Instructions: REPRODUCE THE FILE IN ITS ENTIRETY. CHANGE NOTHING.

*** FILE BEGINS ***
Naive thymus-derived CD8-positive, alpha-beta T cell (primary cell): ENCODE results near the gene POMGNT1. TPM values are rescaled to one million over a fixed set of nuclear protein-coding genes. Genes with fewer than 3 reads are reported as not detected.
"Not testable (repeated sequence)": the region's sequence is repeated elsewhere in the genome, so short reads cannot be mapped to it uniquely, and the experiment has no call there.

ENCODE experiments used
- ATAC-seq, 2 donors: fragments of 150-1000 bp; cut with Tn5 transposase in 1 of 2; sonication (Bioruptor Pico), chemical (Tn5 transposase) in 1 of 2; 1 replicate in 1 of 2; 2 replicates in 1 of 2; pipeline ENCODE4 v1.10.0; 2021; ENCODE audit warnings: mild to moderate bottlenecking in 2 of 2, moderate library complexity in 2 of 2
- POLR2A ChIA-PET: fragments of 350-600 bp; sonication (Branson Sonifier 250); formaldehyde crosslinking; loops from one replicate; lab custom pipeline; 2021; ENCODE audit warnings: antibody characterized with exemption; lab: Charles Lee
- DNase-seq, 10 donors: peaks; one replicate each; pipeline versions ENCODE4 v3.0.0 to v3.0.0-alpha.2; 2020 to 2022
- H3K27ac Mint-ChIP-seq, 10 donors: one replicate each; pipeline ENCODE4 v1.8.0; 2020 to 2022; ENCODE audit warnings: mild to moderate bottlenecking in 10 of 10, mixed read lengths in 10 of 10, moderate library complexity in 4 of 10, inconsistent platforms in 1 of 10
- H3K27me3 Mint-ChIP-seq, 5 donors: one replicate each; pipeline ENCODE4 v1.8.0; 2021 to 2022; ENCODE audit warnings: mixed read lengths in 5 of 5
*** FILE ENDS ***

Naive thymus-derived CD8-positive, alpha-beta T cell (primary cell): ENCODE results near the gene POMGNT1. TPM values are rescaled to one million over a fixed set of nuclear protein-coding genes. Genes with fewer than 3 reads are reported as not detected.
"Not testable (repeated sequence)": the region's sequence is repeated elsewhere in the genome, so short reads cannot be mapped to it uniquely, and the experiment has no call there.

ENCODE experiments used
- ATAC-seq, 2 donors: fragments of 150-1000 bp; cut with Tn5 transposase in 1 of 2; sonication (Bioruptor Pico), chemical (Tn5 transposase) in 1 of 2; 1 replicate in 1 of 2; 2 replicates in 1 of 2; pipeline ENCODE4 v1.10.0; 2021; ENCODE audit warnings: mild to moderate bottlenecking in 2 of 2, moderate library complexity in 2 of 2
- POLR2A ChIA-PET: fragments of 350-600 bp; sonication (Branson Sonifier 250); formaldehyde crosslinking; loops from one replicate; lab custom pipeline; 2021; ENCODE audit warnings: antibody characterized with exemption; lab: Charles Lee
- DNase-seq, 10 donors: peaks; one replicate each; pipeline versions ENCODE4 v3.0.0 to v3.0.0-alpha.2; 2020 to 2022
- H3K27ac Mint-ChIP-seq, 10 donors: one replicate each; pipeline ENCODE4 v1.8.0; 2020 to 2022; ENCODE audit warnings: mild to moderate bottlenecking in 10 of 10, mixed read lengths in 10 of 10, moderate library complexity in 4 of 10, inconsistent platforms in 1 of 10
- H3K27me3 Mint-ChIP-seq, 5 donors: one replicate each; pipeline ENCODE4 v1.8.0; 2021 to 2022; ENCODE audit warnings: mixed read lengths in 5 of 5